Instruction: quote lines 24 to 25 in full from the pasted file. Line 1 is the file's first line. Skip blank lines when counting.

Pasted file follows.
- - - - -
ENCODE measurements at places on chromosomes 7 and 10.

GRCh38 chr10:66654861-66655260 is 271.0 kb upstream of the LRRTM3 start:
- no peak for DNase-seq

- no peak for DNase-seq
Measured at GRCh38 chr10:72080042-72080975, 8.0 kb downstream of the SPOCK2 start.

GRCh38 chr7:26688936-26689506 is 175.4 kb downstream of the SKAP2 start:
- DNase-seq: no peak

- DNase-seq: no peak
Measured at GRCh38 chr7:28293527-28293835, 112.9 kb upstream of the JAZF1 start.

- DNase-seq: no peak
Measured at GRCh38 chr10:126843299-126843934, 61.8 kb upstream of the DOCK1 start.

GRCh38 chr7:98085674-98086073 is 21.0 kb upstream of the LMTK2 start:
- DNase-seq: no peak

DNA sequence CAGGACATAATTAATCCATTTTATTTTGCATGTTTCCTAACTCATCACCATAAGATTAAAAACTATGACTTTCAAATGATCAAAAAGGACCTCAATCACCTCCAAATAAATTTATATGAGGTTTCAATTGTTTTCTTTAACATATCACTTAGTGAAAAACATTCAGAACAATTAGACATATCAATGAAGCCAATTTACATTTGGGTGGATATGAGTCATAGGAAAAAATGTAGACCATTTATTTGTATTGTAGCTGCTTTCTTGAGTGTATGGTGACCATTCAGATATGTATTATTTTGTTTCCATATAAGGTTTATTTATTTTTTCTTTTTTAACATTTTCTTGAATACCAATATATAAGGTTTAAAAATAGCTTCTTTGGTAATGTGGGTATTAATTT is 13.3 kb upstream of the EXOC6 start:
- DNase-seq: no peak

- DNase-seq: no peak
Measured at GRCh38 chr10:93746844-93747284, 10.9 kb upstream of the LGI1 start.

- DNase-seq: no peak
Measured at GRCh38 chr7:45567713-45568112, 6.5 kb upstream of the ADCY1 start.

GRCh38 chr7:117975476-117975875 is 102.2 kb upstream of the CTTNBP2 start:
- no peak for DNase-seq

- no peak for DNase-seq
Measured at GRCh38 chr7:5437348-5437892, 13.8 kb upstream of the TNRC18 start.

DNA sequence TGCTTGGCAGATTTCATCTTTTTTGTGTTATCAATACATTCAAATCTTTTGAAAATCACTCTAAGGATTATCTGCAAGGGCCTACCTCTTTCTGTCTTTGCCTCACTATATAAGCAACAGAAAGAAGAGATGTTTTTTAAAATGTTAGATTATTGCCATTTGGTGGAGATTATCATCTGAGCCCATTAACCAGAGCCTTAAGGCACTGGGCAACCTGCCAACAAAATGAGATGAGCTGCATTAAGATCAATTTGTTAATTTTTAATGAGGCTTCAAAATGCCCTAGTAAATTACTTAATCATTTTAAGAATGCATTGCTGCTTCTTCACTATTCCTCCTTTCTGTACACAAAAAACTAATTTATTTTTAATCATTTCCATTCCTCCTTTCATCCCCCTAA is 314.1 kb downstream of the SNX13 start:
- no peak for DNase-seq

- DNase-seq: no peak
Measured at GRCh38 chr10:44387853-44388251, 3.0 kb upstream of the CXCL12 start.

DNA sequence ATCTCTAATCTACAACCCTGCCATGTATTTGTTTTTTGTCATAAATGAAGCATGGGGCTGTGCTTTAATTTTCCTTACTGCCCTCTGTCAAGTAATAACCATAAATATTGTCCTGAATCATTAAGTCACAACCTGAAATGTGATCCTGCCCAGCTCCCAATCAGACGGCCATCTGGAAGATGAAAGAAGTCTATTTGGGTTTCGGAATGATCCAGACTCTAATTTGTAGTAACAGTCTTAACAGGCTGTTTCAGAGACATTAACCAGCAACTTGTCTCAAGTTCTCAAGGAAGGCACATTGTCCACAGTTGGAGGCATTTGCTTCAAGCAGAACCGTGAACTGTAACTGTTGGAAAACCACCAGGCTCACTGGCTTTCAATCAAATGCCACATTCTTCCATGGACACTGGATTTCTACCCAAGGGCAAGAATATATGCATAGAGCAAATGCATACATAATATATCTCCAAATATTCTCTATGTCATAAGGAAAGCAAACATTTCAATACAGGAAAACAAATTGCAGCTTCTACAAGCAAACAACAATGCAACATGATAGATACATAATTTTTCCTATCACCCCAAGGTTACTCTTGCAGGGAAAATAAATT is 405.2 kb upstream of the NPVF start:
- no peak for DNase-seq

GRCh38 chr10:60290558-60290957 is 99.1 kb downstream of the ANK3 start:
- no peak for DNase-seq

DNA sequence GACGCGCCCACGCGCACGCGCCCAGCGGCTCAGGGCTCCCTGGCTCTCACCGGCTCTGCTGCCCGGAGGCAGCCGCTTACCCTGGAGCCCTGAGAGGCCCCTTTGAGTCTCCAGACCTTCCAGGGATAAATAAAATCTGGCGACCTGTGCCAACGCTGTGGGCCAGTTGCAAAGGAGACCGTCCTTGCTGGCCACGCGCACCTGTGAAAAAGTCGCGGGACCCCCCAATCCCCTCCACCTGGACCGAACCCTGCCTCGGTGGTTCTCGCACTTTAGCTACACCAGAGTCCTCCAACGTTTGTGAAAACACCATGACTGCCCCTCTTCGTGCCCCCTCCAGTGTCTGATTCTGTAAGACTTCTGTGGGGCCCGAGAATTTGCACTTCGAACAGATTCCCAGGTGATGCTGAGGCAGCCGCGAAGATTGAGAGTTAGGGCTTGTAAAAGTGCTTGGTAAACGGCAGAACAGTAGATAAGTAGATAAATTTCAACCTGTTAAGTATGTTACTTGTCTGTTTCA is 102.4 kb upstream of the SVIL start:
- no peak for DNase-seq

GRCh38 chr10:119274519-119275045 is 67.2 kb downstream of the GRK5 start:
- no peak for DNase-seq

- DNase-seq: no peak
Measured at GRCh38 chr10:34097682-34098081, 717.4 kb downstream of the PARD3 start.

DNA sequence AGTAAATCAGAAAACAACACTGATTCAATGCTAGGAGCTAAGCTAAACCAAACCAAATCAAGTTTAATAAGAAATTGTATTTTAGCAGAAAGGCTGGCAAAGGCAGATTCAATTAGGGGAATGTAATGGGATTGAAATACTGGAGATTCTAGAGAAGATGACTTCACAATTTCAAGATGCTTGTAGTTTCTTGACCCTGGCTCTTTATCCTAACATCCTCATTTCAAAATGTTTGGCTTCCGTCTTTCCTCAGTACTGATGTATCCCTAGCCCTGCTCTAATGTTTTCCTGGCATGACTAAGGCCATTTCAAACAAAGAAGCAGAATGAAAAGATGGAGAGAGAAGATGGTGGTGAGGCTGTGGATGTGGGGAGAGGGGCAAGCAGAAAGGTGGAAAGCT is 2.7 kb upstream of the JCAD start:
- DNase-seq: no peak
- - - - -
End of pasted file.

DNA sequence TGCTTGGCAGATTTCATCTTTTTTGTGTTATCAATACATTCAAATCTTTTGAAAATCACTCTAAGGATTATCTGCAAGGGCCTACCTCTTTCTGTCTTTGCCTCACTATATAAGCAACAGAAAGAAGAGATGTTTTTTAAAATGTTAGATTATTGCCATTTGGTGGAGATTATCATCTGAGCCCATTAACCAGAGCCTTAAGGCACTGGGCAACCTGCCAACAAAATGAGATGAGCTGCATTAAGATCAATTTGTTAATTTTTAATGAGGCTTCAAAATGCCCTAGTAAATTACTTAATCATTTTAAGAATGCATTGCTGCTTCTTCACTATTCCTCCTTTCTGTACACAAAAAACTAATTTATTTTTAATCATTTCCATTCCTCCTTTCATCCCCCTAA is 314.1 kb downstream of the SNX13 start:
- no peak for DNase-seq